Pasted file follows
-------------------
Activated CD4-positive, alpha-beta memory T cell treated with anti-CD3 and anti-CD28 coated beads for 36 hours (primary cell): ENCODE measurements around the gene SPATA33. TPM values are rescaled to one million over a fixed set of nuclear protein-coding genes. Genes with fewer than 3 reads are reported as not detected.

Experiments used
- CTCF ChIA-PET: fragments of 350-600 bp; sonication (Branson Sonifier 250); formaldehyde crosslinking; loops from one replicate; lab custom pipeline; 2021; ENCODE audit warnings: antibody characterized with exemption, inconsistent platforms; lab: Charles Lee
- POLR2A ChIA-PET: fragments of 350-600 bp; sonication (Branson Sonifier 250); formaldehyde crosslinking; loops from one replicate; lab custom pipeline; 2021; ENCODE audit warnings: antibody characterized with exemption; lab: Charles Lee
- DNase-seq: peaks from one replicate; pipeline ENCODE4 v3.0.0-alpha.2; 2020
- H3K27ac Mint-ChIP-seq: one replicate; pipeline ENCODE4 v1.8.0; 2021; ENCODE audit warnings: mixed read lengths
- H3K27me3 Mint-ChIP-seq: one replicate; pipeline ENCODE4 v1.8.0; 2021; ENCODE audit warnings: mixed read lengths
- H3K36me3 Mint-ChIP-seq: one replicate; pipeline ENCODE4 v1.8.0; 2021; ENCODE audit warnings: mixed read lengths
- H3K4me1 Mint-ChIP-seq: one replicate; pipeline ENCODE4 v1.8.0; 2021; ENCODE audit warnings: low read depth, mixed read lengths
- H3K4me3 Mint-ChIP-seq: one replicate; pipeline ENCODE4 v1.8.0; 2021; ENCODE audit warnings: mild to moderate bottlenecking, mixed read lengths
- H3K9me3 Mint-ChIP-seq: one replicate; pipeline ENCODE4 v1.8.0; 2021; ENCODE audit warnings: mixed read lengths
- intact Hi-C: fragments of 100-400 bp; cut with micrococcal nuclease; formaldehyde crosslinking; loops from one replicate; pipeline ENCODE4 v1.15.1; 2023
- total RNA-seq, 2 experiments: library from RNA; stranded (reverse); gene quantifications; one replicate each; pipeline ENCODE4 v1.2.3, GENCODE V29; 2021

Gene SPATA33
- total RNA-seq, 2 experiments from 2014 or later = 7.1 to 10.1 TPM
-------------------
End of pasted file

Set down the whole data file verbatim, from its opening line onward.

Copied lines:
Activated CD4-positive, alpha-beta memory T cell treated with anti-CD3 and anti-CD28 coated beads for 36 hours (primary cell): ENCODE measurements around the gene SPATA33. TPM values are rescaled to one million over a fixed set of nuclear protein-coding genes. Genes with fewer than 3 reads are reported as not detected.

Experiments used
- CTCF ChIA-PET: fragments of 350-600 bp; sonication (Branson Sonifier 250); formaldehyde crosslinking; loops from one replicate; lab custom pipeline; 2021; ENCODE audit warnings: antibody characterized with exemption, inconsistent platforms; lab: Charles Lee
- POLR2A ChIA-PET: fragments of 350-600 bp; sonication (Branson Sonifier 250); formaldehyde crosslinking; loops from one replicate; lab custom pipeline; 2021; ENCODE audit warnings: antibody characterized with exemption; lab: Charles Lee
- DNase-seq: peaks from one replicate; pipeline ENCODE4 v3.0.0-alpha.2; 2020
- H3K27ac Mint-ChIP-seq: one replicate; pipeline ENCODE4 v1.8.0; 2021; ENCODE audit warnings: mixed read lengths
- H3K27me3 Mint-ChIP-seq: one replicate; pipeline ENCODE4 v1.8.0; 2021; ENCODE audit warnings: mixed read lengths
- H3K36me3 Mint-ChIP-seq: one replicate; pipeline ENCODE4 v1.8.0; 2021; ENCODE audit warnings: mixed read lengths
- H3K4me1 Mint-ChIP-seq: one replicate; pipeline ENCODE4 v1.8.0; 2021; ENCODE audit warnings: low read depth, mixed read lengths
- H3K4me3 Mint-ChIP-seq: one replicate; pipeline ENCODE4 v1.8.0; 2021; ENCODE audit warnings: mild to moderate bottlenecking, mixed read lengths
- H3K9me3 Mint-ChIP-seq: one replicate; pipeline ENCODE4 v1.8.0; 2021; ENCODE audit warnings: mixed read lengths
- intact Hi-C: fragments of 100-400 bp; cut with micrococcal nuclease; formaldehyde crosslinking; loops from one replicate; pipeline ENCODE4 v1.15.1; 2023
- total RNA-seq, 2 experiments: library from RNA; stranded (reverse); gene quantifications; one replicate each; pipeline ENCODE4 v1.2.3, GENCODE V29; 2021

Gene SPATA33
- total RNA-seq, 2 experiments from 2014 or later = 7.1 to 10.1 TPM